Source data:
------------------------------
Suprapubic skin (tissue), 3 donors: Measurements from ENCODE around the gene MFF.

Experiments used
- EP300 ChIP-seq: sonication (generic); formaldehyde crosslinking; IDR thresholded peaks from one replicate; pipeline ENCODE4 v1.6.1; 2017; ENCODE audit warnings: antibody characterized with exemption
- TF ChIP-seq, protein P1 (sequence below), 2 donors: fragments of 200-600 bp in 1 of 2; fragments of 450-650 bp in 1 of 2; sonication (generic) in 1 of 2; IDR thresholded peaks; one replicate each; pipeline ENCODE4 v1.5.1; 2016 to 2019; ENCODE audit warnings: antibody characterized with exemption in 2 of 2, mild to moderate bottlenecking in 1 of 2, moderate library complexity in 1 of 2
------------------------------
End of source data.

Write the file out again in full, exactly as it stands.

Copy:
Suprapubic skin (tissue), 3 donors: Measurements from ENCODE around the gene MFF.

Experiments used
- EP300 ChIP-seq: sonication (generic); formaldehyde crosslinking; IDR thresholded peaks from one replicate; pipeline ENCODE4 v1.6.1; 2017; ENCODE audit warnings: antibody characterized with exemption
- TF ChIP-seq, protein P1 (sequence below), 2 donors: fragments of 200-600 bp in 1 of 2; fragments of 450-650 bp in 1 of 2; sonication (generic) in 1 of 2; IDR thresholded peaks; one replicate each; pipeline ENCODE4 v1.5.1; 2016 to 2019; ENCODE audit warnings: antibody characterized with exemption in 2 of 2, mild to moderate bottlenecking in 1 of 2, moderate library complexity in 1 of 2